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Niles, Donald E. (ed.) / The Wisconsin engineer
Volume 48, Number 7 (March 1944)

May, Harold
Shrink fitting of metals,   p. 7


Page 7


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  Only a week or two ago most of
the engineering school was busy
paying fitting homage to St. Patrick
(the engineer of all engineers), as
has been custom at Wisconsin since
1912. Behind these annual St. Pat
activities lies a history colored with
parades, rotten-egg fights with law-
yers, public kissing of the blarney
stone, etc., etc.
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WH'tO 46 Tr.        i
7. PAT
of St. Pat buttons, the quotas being
determined by the enrollment in
the various schools. After these are
sold the societies vie against each
other in selling tickets to the St.
Pat dance. The candidate repre-
senting the society which obtains
the greatest number of points by
selling tickets and buttons is then
officially declared "St. Pat" at the
dance. This year the honor went to
Arleigh Larson, mechanical engi-
neer.
  Beard-growing contests are also
held along with the St. Pat elec-
tions every year. All engineers are
eligible for this contest, the only
requirement being the growth of a
beard. The candidate with the most
artistic beard in the eyes of the
judges is picked at the dance. This
year's best beard was that of George
Zuehlke, civil engineer.
   Below we present brief descrip-
tions of the St. Pat contestants for
1944:
  Polygon board, made up of rep-
resentatives from the engineering
societies, plans and controls all of-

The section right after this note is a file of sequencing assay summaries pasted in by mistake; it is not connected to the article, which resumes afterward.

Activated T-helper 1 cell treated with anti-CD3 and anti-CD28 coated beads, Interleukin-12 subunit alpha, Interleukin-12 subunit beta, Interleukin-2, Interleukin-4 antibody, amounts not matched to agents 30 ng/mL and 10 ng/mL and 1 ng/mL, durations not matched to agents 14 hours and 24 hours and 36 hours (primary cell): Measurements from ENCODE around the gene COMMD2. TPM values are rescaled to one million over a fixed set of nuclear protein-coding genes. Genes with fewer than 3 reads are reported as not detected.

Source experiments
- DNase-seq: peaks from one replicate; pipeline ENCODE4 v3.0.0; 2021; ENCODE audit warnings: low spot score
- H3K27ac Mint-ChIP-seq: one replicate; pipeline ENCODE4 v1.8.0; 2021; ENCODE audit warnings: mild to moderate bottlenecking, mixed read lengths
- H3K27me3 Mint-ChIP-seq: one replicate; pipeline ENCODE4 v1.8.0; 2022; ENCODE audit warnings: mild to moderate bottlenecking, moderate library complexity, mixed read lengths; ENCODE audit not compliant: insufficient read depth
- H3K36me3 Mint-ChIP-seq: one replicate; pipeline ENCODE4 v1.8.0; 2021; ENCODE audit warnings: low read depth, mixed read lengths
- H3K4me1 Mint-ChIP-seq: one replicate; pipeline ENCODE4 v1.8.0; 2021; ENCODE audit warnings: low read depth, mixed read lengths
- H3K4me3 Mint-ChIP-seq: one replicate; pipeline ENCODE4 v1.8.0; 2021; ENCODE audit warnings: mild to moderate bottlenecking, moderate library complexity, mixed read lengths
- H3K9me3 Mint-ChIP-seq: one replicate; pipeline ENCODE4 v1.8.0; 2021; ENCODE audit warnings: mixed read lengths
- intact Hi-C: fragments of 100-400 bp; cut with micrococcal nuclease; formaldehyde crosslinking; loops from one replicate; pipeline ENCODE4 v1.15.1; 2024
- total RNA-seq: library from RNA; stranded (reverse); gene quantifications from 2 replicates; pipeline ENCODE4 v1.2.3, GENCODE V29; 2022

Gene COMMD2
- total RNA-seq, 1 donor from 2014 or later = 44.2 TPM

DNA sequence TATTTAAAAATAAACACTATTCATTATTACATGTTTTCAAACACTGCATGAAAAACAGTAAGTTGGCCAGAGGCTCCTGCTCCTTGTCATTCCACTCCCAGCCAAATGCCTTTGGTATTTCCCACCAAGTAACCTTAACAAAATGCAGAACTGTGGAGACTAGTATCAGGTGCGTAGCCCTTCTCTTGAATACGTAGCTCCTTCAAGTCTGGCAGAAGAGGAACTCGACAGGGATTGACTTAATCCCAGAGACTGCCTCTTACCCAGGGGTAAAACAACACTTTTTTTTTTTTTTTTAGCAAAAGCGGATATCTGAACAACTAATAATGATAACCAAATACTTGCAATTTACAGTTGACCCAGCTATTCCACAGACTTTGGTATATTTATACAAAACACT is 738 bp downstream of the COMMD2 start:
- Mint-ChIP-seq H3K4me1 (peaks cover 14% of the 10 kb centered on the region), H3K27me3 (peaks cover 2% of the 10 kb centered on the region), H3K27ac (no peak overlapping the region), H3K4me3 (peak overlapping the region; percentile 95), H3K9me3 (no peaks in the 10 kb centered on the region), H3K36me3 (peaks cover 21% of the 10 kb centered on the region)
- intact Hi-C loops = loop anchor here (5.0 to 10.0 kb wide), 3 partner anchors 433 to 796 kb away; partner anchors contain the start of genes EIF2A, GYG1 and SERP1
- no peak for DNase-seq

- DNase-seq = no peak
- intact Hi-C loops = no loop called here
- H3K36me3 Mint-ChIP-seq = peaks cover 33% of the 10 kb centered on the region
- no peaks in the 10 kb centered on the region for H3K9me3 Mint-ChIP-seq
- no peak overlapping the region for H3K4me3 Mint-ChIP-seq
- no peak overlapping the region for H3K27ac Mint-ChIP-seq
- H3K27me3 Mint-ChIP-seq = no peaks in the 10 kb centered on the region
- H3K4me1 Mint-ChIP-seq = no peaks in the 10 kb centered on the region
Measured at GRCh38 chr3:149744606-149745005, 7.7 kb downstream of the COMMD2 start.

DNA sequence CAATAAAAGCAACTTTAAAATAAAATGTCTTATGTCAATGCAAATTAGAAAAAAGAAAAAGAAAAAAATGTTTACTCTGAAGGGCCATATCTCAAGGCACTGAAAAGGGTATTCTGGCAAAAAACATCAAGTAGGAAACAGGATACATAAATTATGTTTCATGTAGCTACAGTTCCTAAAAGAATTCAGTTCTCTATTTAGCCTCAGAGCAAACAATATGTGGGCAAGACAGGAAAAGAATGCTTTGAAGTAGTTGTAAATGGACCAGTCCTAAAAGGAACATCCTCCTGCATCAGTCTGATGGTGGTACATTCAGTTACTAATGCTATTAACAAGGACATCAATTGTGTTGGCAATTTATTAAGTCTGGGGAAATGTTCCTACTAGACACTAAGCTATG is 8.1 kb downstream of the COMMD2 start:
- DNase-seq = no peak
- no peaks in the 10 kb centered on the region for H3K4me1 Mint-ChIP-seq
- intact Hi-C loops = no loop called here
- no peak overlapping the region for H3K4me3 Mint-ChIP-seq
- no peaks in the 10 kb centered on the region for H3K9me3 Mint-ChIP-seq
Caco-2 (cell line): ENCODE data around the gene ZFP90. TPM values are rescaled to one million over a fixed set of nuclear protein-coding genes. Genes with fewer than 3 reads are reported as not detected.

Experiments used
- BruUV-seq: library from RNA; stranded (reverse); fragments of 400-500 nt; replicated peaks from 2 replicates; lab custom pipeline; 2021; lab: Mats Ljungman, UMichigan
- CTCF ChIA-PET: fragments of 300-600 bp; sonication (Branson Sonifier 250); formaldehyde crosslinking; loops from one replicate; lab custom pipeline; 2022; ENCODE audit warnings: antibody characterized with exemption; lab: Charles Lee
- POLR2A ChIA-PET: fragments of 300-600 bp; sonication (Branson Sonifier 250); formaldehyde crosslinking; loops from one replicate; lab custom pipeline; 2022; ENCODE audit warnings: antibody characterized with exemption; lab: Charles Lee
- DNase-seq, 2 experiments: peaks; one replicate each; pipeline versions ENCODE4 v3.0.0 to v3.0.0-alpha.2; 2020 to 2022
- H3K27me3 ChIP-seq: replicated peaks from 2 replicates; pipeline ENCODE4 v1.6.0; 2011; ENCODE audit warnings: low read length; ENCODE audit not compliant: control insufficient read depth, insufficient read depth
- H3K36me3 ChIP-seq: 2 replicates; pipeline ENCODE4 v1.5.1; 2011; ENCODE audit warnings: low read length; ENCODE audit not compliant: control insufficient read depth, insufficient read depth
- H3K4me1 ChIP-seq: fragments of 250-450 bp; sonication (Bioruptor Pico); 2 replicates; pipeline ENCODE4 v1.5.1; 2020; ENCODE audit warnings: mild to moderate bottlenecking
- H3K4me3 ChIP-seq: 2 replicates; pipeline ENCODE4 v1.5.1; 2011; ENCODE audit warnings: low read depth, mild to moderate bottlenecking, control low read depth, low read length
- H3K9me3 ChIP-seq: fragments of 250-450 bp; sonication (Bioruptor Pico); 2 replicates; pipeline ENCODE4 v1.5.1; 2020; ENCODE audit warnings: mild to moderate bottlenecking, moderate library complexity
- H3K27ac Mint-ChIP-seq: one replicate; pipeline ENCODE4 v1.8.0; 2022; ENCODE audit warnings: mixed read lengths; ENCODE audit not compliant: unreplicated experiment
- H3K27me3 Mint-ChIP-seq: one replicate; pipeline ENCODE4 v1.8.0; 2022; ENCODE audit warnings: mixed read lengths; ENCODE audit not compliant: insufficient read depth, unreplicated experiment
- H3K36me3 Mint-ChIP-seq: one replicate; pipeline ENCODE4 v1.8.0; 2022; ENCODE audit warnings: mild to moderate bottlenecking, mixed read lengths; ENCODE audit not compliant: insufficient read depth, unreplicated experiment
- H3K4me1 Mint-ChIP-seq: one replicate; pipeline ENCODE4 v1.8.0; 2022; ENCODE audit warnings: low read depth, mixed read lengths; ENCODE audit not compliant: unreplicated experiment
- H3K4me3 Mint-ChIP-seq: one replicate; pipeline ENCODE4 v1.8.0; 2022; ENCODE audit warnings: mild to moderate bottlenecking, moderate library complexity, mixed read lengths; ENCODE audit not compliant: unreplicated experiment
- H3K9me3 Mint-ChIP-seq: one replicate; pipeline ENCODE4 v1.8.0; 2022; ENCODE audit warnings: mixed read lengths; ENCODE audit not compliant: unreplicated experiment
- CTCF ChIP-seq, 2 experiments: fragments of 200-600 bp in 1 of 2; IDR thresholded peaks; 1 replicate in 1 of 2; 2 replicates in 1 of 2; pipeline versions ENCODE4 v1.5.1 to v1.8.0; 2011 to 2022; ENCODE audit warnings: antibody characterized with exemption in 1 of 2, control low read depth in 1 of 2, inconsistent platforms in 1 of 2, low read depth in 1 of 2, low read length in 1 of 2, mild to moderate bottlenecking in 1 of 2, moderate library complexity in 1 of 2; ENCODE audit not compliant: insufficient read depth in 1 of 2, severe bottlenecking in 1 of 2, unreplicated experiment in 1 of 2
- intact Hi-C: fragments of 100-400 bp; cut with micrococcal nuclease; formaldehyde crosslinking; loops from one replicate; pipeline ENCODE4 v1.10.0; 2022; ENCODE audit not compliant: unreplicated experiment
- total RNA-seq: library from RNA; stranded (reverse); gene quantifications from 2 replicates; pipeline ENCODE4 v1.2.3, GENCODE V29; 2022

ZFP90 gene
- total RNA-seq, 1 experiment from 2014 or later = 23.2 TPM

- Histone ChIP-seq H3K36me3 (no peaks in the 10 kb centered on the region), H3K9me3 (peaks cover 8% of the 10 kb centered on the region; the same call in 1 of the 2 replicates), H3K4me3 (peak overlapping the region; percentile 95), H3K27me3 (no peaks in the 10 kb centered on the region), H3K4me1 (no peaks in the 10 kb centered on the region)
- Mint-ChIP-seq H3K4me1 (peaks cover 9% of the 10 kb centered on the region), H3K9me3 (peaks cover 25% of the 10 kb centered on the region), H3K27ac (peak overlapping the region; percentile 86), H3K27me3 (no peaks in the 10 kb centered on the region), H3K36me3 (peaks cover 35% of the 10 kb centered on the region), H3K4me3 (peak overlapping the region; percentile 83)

ficial St. Pat activities, including the
rules governing the election of "St.
Pat." The candidates who compete
for this title each year are elected
by the various engineering societies,
one candidate from each group.
The societies, led by the respective
candidates, then sell given quotas
WA S
ARLEIGH LARSON
  Arleigh came to the University
of Wisconsin from Oshkosh Teach-
ers College where he received two
years of schooling. His home is in
Wautoma, Wisconsin. Arleigh has
spent his recent summer vacation
working on a farm and in a can-
ning factory.
  His yearn for stamp collecting
has been superseded by photogra-
phy since attending university. He
owns several cameras and other
photographic equipment.
  In high school Arleigh partici-
pated in track, dramatics, and ad-
vertising. While going to Oshkosh
State Teachers College he became a
member of the Men's Association
and Lyceum. Now attending the
University of Wisconsin he is at
present vice-president of Triangle
having held the office of president
previously. He is a member of
M.E.S.W.
  Arleigh has accepted a position
with Western Electric in Chicago
for whom he plans to work upon
graduation. At present he is en-
THE WISCONSIN ENGINEER
i
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